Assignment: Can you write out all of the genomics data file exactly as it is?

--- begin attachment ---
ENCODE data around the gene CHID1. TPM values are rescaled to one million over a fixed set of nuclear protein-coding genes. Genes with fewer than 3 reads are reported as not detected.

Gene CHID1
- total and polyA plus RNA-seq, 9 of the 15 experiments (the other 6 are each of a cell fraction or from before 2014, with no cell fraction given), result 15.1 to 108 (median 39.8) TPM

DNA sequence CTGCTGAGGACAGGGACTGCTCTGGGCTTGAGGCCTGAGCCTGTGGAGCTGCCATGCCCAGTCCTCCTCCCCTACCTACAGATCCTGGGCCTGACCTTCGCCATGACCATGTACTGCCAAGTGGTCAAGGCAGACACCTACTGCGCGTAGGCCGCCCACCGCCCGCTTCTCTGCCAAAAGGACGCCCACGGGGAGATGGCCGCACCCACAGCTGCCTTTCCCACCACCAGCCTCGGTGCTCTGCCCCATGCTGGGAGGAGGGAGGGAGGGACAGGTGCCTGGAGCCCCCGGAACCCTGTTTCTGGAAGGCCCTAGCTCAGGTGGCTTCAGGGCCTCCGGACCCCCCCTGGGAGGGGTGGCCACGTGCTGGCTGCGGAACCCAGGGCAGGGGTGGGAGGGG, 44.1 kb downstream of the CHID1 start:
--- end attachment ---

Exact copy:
ENCODE data around the gene CHID1. TPM values are rescaled to one million over a fixed set of nuclear protein-coding genes. Genes with fewer than 3 reads are reported as not detected.

Gene CHID1
- total and polyA plus RNA-seq, 9 of the 15 experiments (the other 6 are each of a cell fraction or from before 2014, with no cell fraction given), result 15.1 to 108 (median 39.8) TPM

DNA sequence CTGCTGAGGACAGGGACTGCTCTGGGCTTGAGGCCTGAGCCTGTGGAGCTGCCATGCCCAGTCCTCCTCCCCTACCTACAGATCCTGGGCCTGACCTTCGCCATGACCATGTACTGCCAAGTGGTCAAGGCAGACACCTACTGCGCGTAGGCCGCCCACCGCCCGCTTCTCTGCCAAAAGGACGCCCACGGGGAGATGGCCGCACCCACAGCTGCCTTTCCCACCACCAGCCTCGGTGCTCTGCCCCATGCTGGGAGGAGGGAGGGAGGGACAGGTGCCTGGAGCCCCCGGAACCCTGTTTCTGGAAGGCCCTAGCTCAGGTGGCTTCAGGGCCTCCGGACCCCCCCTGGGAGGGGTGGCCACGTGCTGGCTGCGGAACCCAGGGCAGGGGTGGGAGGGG, 44.1 kb downstream of the CHID1 start: